Rob Hawman

I got into geology originally because I was always fascinated by the history of the earth, dinosaurs and so forth, and I also loved the outdoors, so I wanted to do something where I could work outside. I picked geology as an undergraduate major basically right away, and I found that I enjoyed just about every course I took. Then I took a physics sequence, and that really got me hooked. Because I hadn’t had a very good experience with physics in high school, I thought I wouldn’t enjoy it in college, but the professor was fantastic and moved me in the direction of geophysics.

What fascinates me most are really old mountain belts like the Appalachians. An old mountain range, which originally formed before the age of the dinosaurs and has been around for hundreds of millions of years, is still there. It hasn’t eroded away! What keeps those mountains high? Is it something special going on in the mantle? We’re still asking these sorts of fundamental question.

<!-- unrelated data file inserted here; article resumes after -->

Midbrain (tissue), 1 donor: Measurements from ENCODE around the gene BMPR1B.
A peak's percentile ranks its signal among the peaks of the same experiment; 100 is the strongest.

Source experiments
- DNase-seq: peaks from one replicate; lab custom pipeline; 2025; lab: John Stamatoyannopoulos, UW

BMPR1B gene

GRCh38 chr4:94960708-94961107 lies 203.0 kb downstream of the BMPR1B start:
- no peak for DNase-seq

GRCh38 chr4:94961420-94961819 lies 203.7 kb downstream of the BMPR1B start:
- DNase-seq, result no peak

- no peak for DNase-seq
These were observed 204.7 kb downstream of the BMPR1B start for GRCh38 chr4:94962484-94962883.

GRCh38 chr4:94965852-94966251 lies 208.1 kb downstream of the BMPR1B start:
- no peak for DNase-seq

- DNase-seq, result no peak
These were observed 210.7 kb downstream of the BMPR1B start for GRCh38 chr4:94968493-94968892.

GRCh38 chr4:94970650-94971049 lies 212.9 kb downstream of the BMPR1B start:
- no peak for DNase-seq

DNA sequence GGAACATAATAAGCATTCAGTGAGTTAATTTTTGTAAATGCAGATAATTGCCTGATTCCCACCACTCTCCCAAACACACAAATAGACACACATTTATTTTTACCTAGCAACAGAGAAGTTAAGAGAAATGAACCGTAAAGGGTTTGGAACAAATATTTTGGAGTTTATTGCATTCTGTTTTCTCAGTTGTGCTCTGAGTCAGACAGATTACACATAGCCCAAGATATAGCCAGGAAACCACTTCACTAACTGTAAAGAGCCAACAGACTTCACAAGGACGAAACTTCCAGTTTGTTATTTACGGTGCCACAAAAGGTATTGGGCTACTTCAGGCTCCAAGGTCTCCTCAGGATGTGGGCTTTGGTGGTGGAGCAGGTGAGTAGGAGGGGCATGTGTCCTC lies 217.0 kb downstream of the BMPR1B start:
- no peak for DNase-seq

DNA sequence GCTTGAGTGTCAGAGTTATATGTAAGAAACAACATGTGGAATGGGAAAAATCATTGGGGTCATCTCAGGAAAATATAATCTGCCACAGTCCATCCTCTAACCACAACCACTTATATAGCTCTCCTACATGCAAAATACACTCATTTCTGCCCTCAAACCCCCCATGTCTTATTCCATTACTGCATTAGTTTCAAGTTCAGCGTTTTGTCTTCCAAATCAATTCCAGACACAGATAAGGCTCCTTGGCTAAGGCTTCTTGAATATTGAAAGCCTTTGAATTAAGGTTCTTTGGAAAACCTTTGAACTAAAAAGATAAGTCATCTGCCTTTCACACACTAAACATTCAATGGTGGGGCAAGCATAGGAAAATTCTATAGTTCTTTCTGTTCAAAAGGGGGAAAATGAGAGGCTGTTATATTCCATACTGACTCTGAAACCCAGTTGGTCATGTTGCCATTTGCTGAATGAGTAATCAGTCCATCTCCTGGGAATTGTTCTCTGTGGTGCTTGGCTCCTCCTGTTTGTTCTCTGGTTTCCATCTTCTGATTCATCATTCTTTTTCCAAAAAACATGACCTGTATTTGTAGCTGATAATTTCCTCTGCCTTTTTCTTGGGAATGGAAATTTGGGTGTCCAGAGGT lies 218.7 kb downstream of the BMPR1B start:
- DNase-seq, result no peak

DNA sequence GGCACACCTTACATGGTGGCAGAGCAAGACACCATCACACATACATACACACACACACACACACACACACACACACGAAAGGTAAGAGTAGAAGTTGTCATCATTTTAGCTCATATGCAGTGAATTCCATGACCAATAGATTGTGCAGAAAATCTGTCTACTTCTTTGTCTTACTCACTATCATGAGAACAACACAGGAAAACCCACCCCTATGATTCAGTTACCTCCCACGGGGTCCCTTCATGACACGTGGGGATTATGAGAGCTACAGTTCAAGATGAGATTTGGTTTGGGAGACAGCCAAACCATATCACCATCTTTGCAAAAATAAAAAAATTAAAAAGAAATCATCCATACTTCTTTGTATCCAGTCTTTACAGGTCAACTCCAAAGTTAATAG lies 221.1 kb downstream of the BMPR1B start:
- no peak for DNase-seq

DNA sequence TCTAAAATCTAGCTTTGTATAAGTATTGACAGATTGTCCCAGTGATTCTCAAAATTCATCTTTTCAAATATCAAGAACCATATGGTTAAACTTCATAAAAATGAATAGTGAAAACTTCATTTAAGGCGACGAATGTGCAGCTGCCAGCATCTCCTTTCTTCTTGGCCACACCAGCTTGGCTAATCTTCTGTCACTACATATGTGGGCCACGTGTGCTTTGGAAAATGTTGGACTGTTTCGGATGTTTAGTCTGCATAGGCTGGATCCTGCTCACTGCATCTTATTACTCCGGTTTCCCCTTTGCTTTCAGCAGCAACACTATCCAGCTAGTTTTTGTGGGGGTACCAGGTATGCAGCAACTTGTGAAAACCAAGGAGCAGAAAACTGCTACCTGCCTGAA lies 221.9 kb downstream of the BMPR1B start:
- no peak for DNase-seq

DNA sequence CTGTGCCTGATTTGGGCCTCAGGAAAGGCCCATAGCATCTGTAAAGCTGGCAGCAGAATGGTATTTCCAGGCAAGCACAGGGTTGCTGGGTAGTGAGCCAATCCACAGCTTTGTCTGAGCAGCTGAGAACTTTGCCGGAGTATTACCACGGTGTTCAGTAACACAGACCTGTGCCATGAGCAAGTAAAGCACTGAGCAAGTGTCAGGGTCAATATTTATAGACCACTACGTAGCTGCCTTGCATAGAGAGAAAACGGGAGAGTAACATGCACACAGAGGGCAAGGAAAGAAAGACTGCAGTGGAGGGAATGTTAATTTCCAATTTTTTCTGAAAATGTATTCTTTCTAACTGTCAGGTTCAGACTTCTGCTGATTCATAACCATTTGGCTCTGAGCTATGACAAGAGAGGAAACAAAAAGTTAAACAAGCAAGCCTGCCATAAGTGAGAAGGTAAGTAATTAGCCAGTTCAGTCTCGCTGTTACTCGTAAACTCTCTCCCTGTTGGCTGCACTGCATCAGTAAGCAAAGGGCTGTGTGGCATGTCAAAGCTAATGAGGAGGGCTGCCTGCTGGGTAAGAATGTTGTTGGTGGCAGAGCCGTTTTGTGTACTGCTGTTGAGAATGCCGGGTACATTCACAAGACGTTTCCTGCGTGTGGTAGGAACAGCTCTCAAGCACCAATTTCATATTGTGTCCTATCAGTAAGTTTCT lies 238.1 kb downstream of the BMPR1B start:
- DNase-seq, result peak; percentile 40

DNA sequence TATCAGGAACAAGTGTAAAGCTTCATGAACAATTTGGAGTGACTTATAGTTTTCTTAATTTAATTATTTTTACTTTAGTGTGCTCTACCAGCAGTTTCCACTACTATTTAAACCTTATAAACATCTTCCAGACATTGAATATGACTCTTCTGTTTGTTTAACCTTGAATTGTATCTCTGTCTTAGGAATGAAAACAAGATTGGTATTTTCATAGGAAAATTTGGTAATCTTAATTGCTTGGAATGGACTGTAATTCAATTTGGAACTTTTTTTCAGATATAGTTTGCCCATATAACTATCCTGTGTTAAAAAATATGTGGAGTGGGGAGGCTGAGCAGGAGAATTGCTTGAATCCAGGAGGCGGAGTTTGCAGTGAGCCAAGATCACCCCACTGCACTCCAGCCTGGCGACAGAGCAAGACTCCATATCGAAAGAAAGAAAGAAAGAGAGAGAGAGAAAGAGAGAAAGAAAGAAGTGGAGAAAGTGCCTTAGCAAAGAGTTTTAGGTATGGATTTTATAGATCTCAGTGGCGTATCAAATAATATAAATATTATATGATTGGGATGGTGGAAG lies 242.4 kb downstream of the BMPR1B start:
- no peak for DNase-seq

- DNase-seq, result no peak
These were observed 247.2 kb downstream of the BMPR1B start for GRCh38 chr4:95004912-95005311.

I teach at all levels, from introductory physical geology to advanced courses in geophysics. In my intro courses, I rely heavily on classroom demonstrations, often with fairly crude contraptions that I’ve cobbled together from simple materials. I’ve found over the years the kinds of exercises that work best are the ones that involve student participation.

I had a postdoc friend when I was a PhD student who often said how lucky he felt that his career interest was also his hobby. That’s how I feel, and I think probably the way a lot of people feel in the sciences—that we’re lucky to be able to do it.

Hawman is a professor and undergraduate advisor for the Department of Geology, University of Georgia. In addition to his research and university teaching, he teaches seismology at outdoor science events for elementary and middle school students. Learn more about Hawman’s outreach activities in the EarthScope Winter 2017–18 inSights newsletter

Hawman participated in the March 2017 EarthScope Synthesis Workshop “Evolution of the Southern Appalachian Lithosphere.”

—by Beth Grassi

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